• EMPLOYEE ALIGNMENT:A COOL WAY TO MAKEMORE MONEYSteve MooneyZappos says that culture is more importantthan technology.JetBlue says it hires comedians rather than train employees to be funny.When Google learned that the middle managers who createdcompelling internal culture outperformed those with greatertechnical expertise, it undertook a comprehensive study touncover performance drivers.What do these front-running companies know that we don’t?For starters, all three are focused on creating dynamic internalbrand experiences that match their external brand promises. Theyare passionately focused on their internal brand—and they “get”that aligning their employees is way to be more profitable.Indeed, Towers Watson has shown (through research it has beengathering for over a decade) that companies with “exponential”levels of employee engagement outperform those with low levelsof engagement in clear financial terms, delivering operatingmargin that is three times higher.Tony Hsieh, CEO of Zappos, is dogged in his focus on cultureas a strategic weapon—with financial impact: /9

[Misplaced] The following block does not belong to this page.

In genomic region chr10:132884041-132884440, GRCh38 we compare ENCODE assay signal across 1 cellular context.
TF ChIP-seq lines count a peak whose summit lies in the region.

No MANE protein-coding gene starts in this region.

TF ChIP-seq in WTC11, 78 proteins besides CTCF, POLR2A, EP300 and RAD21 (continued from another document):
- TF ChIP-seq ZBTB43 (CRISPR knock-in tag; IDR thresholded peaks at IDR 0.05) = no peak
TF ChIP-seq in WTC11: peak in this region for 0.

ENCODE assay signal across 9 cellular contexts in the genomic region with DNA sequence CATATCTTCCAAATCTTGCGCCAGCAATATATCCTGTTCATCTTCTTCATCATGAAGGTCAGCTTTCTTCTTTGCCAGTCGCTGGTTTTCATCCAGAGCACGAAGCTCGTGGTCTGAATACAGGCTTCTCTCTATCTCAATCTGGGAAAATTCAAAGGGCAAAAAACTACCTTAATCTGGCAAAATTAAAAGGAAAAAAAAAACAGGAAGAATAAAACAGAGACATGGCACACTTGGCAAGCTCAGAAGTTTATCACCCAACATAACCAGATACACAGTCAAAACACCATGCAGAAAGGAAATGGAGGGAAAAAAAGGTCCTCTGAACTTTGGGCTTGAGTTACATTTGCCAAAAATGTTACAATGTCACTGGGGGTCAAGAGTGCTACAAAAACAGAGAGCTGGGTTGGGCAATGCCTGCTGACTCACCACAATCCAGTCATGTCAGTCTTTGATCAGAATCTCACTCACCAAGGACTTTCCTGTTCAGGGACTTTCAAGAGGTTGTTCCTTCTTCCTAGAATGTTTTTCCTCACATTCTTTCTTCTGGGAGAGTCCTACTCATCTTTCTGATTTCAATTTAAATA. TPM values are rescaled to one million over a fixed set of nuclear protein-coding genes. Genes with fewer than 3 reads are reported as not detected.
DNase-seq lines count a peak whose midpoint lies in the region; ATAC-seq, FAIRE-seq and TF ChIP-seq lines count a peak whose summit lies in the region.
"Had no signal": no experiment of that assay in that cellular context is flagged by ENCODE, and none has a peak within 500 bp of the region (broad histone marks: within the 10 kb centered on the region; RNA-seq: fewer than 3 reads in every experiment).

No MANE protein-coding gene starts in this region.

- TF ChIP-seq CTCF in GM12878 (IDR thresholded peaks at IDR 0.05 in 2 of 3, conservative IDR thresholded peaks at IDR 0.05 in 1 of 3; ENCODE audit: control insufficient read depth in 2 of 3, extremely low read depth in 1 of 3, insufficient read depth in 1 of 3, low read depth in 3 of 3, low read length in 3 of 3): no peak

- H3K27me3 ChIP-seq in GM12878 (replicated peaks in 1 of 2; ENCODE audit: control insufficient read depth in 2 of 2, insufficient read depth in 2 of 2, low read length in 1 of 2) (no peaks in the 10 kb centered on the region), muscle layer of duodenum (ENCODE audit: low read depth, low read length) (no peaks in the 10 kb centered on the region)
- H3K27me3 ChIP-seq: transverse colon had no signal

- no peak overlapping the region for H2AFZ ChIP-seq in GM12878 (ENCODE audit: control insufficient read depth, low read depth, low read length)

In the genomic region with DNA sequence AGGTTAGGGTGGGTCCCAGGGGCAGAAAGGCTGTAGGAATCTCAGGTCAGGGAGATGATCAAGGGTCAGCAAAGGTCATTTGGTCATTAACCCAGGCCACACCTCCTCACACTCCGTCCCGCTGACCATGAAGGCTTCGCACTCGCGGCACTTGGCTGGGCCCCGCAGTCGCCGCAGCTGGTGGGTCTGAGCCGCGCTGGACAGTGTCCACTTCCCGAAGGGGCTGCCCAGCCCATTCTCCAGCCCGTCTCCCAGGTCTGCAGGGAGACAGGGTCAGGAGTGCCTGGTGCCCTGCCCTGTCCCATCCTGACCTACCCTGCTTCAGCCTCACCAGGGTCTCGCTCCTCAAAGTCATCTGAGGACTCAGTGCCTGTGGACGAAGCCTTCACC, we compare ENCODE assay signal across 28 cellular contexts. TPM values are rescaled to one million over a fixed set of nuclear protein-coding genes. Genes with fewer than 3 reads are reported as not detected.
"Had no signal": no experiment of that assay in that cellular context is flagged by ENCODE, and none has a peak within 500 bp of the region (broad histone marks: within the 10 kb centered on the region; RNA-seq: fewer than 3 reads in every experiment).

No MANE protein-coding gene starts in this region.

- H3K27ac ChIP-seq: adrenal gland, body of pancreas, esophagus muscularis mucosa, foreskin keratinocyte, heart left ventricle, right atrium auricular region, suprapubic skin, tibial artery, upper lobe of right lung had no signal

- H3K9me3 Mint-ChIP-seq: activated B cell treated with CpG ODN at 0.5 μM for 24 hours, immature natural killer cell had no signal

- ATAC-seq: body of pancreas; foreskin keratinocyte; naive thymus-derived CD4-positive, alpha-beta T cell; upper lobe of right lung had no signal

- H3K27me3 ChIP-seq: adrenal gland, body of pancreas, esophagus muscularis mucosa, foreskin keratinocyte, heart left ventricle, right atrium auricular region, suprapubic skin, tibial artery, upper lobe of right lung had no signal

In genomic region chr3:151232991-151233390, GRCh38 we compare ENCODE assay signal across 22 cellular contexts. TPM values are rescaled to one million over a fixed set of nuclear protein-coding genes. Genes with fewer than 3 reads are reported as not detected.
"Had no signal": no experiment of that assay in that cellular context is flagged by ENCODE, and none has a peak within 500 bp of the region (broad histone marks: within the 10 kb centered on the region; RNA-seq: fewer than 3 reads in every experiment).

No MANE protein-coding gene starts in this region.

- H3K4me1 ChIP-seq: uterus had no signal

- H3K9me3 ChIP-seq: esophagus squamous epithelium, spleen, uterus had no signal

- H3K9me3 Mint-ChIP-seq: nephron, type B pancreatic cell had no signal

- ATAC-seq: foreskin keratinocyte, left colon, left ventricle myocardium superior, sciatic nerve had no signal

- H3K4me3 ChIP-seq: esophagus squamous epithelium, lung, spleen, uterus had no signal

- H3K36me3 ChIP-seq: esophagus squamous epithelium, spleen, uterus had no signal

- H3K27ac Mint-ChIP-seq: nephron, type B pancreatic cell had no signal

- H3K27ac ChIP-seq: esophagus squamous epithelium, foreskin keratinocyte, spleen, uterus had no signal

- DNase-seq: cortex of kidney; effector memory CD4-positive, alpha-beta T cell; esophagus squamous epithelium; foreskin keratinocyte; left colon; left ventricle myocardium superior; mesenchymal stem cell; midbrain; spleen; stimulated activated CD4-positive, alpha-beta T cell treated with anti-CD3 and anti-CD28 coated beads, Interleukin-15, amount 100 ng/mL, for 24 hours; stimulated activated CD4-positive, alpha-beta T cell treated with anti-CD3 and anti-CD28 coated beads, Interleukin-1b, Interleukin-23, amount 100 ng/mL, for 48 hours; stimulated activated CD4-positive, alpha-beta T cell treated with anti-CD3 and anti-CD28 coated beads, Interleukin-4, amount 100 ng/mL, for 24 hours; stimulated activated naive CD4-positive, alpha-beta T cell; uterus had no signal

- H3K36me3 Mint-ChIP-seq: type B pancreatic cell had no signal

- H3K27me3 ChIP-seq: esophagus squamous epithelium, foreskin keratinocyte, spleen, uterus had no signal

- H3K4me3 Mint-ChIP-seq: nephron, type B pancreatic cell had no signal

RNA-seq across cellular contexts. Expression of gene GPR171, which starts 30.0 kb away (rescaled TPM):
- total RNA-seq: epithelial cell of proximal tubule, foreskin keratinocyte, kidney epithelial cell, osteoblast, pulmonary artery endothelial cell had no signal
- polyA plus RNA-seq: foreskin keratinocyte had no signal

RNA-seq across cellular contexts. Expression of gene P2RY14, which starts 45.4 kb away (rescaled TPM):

• “…By promoting the perks of a highly social company where workers get free sodas and popcorn, decorate their cubicles, are invited to share their ideas and can climb the career ladder from inside, Zappos is able to pay below market salaries for its more senior workers. ‘We want them to work for us for reasons other than money,’ Mr. Hsieh said …The company rejects qualified applicants who don’t buy into the corporate philosophy…Mr. Hsieh’s success has been built in part on his ability to anatomize the way people crave connections with others, and turn those insights into a business plan.” (Source: The New York Times)All three of these companies market to their employees as theymarket to their most important customers. After all, aren’t employeesas important as customers? Would you ever consider sending asingle unformatted email to your most coveted customers informingthem of a new product or service—and then expect a return? Sowhy do so many executives do just that? Applying the most basicof marketing processes to your people will result in superior results.Segment your audience, profile them and then be creative withcommunication and culture initiatives.Using a closely related strategy, JetBlue focuses on recruitmentand onboarding to drive brand inside the company. At what rateare your employees turning over? At 15% attrition, a companyreplaces its entire staff in seven years, and half in three-and-a-halfyears. Hire for culture; you can train for skills.And remember: Zappos plays up the perks and saves a ton onthe salary line. In fact, they claim that it’s harder to get a job atZappos than it is to get into Harvard.Cool! Steve Mooney is SVP, Managing Director of Jack’s Boston office. /10